NEW YORK ( TheStreet) -- General Electric (GE - Get Report) will see a decline in earnings from the spinoff of its consumer finance business, but analysts expect the company to be more highly valued by investors as it refocuses on its industrial businesses.
GE on Friday announced it would spin off its North American consumer finance arm through a carefully crafted transaction that will be tax-free to GE shareholders and include an initial public offering of up to 20% of the equity in the new company. Following the IPO, which the company expects to complete "later in 2014," the company plans to completely exit the consumer finance business by making a tax-free distribution of the remaining 80% to GE shareholders during 2015.
The company also said it might decide to complete the disposal of the consumer finance arm by "selling or otherwise distributing or disposing of all or a portion of its remaining interest in the Retail Finance shares."
What does this mean for investors?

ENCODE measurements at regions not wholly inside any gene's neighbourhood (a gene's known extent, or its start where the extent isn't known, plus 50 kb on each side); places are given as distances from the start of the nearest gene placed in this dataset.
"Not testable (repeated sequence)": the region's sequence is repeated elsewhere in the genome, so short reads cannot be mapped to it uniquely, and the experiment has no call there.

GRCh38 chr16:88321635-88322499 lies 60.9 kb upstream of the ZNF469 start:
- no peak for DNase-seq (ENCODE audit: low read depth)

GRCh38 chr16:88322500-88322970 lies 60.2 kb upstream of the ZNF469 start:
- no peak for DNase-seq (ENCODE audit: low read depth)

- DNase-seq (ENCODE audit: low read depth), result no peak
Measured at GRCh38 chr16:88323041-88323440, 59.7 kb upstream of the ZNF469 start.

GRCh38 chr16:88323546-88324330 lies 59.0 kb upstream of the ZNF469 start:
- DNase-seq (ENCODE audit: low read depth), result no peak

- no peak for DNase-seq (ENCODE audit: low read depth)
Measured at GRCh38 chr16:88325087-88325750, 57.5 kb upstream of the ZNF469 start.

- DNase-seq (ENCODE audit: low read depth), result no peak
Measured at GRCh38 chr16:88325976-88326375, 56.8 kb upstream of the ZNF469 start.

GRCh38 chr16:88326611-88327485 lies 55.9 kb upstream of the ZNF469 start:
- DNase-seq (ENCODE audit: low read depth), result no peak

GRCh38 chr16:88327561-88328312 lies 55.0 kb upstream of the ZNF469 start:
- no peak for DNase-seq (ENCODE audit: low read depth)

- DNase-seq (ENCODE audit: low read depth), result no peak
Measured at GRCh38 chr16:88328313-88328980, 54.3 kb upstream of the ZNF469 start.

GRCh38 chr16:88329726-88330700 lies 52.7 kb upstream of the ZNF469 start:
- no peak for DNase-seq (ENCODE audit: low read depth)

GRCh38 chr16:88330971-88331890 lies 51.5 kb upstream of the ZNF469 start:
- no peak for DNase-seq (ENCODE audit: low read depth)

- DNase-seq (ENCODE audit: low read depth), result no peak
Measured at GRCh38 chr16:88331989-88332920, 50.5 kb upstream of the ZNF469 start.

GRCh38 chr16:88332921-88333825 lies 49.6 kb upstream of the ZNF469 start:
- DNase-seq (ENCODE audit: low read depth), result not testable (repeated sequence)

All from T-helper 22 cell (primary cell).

For one thing, it is a major piece of Jeff Immelt's long-term strategy to trim GE Capital's contribution to General Electric's earnings to roughly 30%. During the third quarter, GE Capital's contribution to the parent company's operating income was 49%. For the first three quarters of 2013, the finance unit's contribution to the parent's operating earnings was 46%. GE Capital had $515 billion in total assets as of Sept. 30, declining from $562 in September 2013. The unit's "ending net investment" (ENI), excluding non-interest bearing liabilities, cash and equivalents, was $385 billion as of Sept. 30, down from $425 billion a year earlier.GE Capital will shed another $50 billion or so through the spinoff of the consumer finance unit, bringing the unit within Immelt's long-term ENI target range of $300 billion to $350 billion. The long-term initiative to trim GE Capital, while improving the unit's liquidity, is aimed at allowing GE to continue providing middle market commercial financing and continue to lend to its industrial customers, while avoiding the type of crisis the company faced in 2008. At the height of the U.S. credit crisis, liquidity in the commercial paper market dried up, forcing GE to rely on the Federal Deposit Insurance Corp.'s Temporary Liquidity Guarantee Program (TLGF) and the Federal Reserve Bank of New York's Term Asset Backed Securities Loan Facility (TALF). Illustrating the great strengthening of its balance sheet, GE reported that its ratio of debt to equity was lowered to as of Sept. 30 from 9.6 at at the end of 2008.
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